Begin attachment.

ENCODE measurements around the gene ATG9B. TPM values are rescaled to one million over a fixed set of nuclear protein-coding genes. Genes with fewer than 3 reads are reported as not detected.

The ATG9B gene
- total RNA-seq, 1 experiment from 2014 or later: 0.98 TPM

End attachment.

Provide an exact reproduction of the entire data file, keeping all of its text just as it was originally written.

ENCODE measurements around the gene ATG9B. TPM values are rescaled to one million over a fixed set of nuclear protein-coding genes. Genes with fewer than 3 reads are reported as not detected.

The ATG9B gene
- total RNA-seq, 1 experiment from 2014 or later: 0.98 TPM